By definition, GI is a figure representing the relative ability of a carbohydrate food to increase the level of glucose in the blood is a relative ranking of carbohydrate in foods according to how they affect blood glucose levels. .
GI is a number from 0 to 100 assigned to a food, with pure glucose arbitrarily given the value of 100, which represents the relative rise in the blood glucose level two hours after consuming that food.
Foods with carbohydrates that break down quickly during digestion and release glucose rapidly into the bloodstream tend to have a high GI; foods with carbohydrates that break down more slowly, releasing glucose more gradually into the bloodstream, tend to have a low GI. In simple words, carbohydrates with a low GI value (55 or less) are more slowly digested, absorbed and metabolized and cause a lower and slower rise in blood glucose and, therefore usually, insulin levels
Generally GI is classified as :
1. Low:45 or less
2. Medium: 46-59
3. High: 60+
Low GI foods tend to foster weight loss, while foods high on the GI scale help with energy recovery after exercise, or to offset hypo- (or insufficient) glycemia. The purpose of a glycemic index (GI) diet is to eat carbohydrate-containing foods that are less likely to cause large increases in blood sugar levels. The diet could be a means to lose weight and prevent chronic diseases related to obesity such as diabetes and cardiovascular disease.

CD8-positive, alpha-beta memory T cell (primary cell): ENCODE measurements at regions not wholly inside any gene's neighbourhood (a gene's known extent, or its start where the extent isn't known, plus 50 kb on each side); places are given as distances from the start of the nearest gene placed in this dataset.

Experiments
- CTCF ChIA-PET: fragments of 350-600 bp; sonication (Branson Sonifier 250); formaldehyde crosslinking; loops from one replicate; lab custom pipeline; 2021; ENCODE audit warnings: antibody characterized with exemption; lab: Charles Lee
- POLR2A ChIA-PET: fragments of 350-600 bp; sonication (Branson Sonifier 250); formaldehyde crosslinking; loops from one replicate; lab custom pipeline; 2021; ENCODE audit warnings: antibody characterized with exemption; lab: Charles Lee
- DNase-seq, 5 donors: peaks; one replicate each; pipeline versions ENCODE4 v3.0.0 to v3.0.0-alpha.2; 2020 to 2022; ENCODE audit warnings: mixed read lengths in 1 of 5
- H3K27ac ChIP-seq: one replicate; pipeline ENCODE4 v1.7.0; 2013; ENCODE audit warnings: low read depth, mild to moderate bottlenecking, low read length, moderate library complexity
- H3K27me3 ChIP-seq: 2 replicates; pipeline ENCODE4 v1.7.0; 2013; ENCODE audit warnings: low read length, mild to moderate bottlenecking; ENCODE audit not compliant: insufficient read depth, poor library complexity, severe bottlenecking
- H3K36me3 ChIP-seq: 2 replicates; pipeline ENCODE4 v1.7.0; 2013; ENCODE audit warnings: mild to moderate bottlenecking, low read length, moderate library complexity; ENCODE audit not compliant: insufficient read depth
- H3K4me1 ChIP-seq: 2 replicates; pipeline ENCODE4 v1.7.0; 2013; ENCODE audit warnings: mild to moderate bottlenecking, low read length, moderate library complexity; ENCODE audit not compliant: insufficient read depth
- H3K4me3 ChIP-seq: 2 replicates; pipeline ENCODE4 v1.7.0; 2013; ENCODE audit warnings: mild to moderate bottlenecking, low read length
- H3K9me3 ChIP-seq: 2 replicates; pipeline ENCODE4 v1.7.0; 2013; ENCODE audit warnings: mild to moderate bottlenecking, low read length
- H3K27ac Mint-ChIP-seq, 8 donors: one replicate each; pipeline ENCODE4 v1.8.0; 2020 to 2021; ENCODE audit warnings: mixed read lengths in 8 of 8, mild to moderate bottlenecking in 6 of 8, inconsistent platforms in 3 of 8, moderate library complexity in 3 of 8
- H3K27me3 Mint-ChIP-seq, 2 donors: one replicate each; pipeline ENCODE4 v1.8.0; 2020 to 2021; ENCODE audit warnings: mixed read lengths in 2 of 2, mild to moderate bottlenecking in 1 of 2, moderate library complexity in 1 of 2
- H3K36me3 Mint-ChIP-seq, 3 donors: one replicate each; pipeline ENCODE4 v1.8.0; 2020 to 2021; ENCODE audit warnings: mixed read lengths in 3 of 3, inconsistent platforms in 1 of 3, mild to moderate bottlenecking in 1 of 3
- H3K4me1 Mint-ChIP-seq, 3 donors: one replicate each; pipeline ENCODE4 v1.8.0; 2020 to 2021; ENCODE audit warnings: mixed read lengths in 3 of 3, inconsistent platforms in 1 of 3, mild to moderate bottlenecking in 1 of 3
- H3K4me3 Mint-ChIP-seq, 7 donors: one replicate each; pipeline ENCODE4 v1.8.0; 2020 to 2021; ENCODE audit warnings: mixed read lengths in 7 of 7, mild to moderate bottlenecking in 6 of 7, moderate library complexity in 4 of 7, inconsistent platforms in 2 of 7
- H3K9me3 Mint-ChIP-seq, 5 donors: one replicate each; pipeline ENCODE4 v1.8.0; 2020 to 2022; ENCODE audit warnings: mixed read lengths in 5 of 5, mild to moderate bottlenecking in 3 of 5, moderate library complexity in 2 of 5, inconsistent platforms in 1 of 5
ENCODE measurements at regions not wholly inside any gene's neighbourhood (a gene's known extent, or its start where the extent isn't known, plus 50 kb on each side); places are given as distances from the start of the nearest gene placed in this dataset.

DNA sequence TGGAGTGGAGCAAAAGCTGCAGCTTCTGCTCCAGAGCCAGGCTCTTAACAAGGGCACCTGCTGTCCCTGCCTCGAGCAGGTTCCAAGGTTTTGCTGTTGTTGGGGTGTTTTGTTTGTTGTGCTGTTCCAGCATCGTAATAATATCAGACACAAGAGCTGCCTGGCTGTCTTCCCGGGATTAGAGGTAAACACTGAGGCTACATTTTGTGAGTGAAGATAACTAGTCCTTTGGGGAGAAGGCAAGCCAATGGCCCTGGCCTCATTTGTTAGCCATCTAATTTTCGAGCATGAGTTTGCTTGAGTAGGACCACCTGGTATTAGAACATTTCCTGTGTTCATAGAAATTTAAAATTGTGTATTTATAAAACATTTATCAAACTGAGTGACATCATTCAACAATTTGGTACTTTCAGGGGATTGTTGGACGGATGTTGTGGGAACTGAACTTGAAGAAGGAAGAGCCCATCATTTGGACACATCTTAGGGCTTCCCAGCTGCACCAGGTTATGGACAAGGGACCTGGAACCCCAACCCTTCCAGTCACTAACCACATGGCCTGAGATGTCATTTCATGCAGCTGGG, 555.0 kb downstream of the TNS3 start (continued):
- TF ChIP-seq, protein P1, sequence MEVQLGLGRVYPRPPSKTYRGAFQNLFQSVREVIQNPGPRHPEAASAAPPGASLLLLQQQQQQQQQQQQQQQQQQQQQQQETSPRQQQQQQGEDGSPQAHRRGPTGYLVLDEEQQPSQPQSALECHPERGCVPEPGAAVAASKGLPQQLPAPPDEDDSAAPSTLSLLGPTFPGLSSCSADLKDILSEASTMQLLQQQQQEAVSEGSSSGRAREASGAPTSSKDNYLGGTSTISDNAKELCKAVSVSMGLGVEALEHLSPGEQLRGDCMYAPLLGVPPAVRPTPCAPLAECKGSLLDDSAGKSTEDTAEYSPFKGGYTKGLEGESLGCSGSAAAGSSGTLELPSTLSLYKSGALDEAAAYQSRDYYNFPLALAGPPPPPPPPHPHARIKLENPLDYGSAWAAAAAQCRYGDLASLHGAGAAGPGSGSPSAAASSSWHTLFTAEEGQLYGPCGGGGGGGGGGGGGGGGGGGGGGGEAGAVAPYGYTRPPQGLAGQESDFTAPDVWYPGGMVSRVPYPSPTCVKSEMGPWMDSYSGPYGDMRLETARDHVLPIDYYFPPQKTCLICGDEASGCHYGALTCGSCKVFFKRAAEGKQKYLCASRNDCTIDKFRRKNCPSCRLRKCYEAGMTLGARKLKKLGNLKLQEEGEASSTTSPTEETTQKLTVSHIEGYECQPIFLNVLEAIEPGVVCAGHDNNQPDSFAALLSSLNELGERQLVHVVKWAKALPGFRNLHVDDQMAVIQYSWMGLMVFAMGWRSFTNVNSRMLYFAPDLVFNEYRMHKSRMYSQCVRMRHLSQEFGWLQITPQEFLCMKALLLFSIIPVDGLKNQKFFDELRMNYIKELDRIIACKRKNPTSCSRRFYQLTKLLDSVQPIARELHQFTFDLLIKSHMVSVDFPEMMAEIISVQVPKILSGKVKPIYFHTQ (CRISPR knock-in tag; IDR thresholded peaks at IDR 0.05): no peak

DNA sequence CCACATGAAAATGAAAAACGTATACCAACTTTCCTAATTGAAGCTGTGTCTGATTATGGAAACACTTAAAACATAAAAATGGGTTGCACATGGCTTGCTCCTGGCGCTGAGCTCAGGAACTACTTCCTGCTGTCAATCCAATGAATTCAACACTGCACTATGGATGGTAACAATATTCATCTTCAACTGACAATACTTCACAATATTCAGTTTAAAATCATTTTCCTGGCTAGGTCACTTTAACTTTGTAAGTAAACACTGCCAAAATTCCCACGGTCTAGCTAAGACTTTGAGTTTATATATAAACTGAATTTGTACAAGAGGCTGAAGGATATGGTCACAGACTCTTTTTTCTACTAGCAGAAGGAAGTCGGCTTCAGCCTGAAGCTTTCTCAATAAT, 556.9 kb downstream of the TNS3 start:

You might choose to follow the GI diet because you:
- Want to lose weight or maintain a healthy weight
- Need help planning and eating healthier meals
- Need help maintaining blood sugar levels as part of a diabetes treatment plan: People with pre- or full-blown diabetes would need to concentrate on low GI foods as people with type 1 diabetes can’t produce sufficient quantities of insulin and those with type 2 diabetes are resistant to insulin. With both types of diabetes, faster glucose release from high GI foods leads to spikes in blood sugar levels. The slow and steady release of glucose in low-glycemic foods helps maintain good glucose control.
Processed foods such as candy, breads, cake, and cookies have a high GI, while whole foods such as unrefined grains, starchy vegetables, and fruits tend to have a lower GI. Understanding the GI of foods can be a good tool to use in addition to carbohydrate counting to help control blood sugars, but it shouldn’t be the only tool you use. GI should be used as an adjunct to other lifestyle changes such as eating an overall balanced diet, practicing good portion control, and exercising regularly.
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